NAPA -- It was a routine third-and-6 play Tuesday during a non-contact 7-on-7 drill, but it might serve as a glimpse of the future for Raiders quarterback Carson Palmer.
With his receivers covered, Palmer broke to his right, turned the corner and made it past the first-down stake before stepping out of bounds.
The Raiders traded a first-round draft pick in 2012 and a second-round selection in 2013 for Palmer on Oct. 18 at the behest of then-coach Hue Jackson for reasons that had nothing to do with evasive action.
If people think Palmer is slow, it's fine by him.
"If somebody hears you can't run, they take bad angles, and you get around corners," Palmer said. "I've played with receivers that loved to be thought of as slow guys because, before you know it, they run by you.''
One of the big changes at Raiders camp this season is the transformation of Palmer from a classic drop-back, downfield passer into a nimble operator of bootlegs and rollouts.
So far, so good.
Visual evidence suggests the drop-back pass still is part of the plan as a way to maximize a throwing arm that probably is the best the franchise has seen since Jeff George in 1997.
But the rollouts and bootlegs came with more frequency Tuesday. As much as Palmer worked on his conditioning and footwork in the offseason, that part of his game has been mostly dormant since he was the quarterback at USC.
Since then, he has had reconstructive knee surgery in 2006 and played in play-action offenses similar to the one Jackson employed in Oakland last season.
Once Palmer talked with offensive coordinator Greg Knapp and took a look at the Houston Texans offense, which is similar to the one the Raiders will operate, he got to work on his footwork.
He'll need to sell both misdirection runs and out-of-the-pocket pass plays with his footwork and ball skills before it even gets to the point of throwing the ball. Toward that end, he spent hours working on both in the offseason.
"The defenders' eyes get lost so much in this offense that you don't need to run a 4.4 (40-yard dash) to get around corners," Palmer said. "If you execute it with the right technique and all those small things, then the offense takes care of not having a quarterback that runs (fast).''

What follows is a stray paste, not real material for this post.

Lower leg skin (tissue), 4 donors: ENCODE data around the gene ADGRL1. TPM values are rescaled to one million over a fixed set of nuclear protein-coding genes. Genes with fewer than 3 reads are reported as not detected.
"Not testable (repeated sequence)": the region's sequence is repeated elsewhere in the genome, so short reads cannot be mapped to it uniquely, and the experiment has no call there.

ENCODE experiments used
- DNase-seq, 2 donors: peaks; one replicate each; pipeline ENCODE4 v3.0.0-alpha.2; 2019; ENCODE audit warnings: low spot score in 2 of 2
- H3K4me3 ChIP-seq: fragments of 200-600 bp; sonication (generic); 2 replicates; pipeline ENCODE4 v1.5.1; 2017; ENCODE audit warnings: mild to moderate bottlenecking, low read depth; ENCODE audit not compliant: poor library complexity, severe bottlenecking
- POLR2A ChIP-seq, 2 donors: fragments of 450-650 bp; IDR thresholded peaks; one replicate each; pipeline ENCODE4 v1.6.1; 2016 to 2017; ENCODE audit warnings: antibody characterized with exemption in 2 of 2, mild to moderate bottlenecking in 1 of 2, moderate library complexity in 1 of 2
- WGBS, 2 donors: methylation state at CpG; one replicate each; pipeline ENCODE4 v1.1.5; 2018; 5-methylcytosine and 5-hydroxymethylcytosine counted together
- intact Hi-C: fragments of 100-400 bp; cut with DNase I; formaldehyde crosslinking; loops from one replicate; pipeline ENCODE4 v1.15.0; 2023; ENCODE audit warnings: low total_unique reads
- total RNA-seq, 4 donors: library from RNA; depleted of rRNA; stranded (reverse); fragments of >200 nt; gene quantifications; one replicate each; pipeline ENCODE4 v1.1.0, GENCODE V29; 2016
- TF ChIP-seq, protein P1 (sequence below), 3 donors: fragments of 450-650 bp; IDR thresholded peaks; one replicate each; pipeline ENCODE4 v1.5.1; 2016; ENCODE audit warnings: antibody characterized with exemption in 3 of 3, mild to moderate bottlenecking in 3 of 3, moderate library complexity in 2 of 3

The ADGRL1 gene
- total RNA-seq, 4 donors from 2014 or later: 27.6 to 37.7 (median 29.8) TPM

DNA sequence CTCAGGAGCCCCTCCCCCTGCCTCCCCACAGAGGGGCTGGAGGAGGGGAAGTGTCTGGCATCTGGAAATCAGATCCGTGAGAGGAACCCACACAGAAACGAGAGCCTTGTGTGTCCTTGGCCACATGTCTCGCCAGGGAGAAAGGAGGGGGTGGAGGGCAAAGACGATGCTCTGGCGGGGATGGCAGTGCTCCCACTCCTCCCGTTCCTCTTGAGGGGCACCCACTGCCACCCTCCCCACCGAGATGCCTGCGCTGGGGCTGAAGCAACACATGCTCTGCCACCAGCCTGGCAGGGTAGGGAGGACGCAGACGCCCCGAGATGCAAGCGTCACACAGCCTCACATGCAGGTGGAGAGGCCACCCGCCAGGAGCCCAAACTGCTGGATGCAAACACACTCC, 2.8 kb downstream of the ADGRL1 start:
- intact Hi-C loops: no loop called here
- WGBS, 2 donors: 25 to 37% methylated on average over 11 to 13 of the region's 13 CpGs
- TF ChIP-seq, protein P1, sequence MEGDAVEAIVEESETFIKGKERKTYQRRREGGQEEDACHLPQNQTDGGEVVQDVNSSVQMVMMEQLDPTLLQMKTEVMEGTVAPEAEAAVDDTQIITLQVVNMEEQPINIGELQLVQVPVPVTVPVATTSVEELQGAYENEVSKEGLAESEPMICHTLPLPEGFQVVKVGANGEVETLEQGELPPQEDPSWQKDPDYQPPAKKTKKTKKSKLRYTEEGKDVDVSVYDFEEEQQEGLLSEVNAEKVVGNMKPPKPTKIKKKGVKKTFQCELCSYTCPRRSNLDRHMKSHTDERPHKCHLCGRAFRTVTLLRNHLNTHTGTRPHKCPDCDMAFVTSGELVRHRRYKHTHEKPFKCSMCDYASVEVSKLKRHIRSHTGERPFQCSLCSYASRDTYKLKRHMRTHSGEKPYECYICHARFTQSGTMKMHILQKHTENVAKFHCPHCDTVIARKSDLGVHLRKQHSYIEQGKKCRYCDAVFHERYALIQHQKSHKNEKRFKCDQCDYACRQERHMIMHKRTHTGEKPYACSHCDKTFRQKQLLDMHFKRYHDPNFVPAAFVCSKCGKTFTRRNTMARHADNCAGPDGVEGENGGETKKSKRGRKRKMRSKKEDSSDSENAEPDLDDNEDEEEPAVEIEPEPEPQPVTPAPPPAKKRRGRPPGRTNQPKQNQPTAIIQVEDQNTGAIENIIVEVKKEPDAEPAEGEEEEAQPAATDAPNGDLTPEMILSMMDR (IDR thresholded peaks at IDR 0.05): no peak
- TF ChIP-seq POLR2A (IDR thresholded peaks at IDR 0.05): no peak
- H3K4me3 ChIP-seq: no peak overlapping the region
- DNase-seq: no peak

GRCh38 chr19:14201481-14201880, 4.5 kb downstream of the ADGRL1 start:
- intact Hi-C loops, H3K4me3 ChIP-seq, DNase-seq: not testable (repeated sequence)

Raiders coach Dennis Allen thinks Palmer has what it takes to succeed in a quarterback-driven league.
"He's been exceptional," Allen said. "He's got a nice command of the offense, and he's doing a good job running it."
The Palmer conversion has been met with some skepticism, branded as a pure panic move after Jason Campbell went out for the season with a broken collarbone.
Although he showed his arm is as good as ever, Palmer had a 13-to-16 touchdown-to-interception ratio, and the Raiders finished out of the playoffs. ESPN analyst Ron Jaworski ranked Palmer No. 20 among NFL quarterbacks.
Matt Leinart, who played in Houston last season and with Palmer at USC, thinks the system suits Palmer the same way it did Texans quarterback Matt Schaub.
"Everyone knows Carson can drop back and throw the ball, but he's also very smart and more athletic than people give him credit for," Leinart said. "I told him he's going to love this offense, and he does.''
Still out and day to day are linebacker Aaron Curry (knee), cornerback Ron Bartell (hamstring), punter Shane Lechler (knee) and defensive tackle Travis Ivey (conditioning).
Allen said of Lechler's injury, "I'm not real concerned about it," although he gave no time frame on the punter's return.
"The heat got to us a little bit, and we had to kind of regroup ourselves, but I thought we finished up pretty strong,'' Allen said.
"We'll put the pads on, mix it up a little bit, and we'll find out who's going to compete," Allen said.